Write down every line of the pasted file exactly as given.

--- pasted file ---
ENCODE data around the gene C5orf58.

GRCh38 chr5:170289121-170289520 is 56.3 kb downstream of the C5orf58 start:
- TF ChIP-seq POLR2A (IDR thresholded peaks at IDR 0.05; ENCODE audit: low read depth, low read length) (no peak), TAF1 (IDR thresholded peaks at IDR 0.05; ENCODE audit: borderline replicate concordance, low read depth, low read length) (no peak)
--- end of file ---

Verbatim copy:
ENCODE data around the gene C5orf58.

GRCh38 chr5:170289121-170289520 is 56.3 kb downstream of the C5orf58 start:
- TF ChIP-seq POLR2A (IDR thresholded peaks at IDR 0.05; ENCODE audit: low read depth, low read length) (no peak), TAF1 (IDR thresholded peaks at IDR 0.05; ENCODE audit: borderline replicate concordance, low read depth, low read length) (no peak)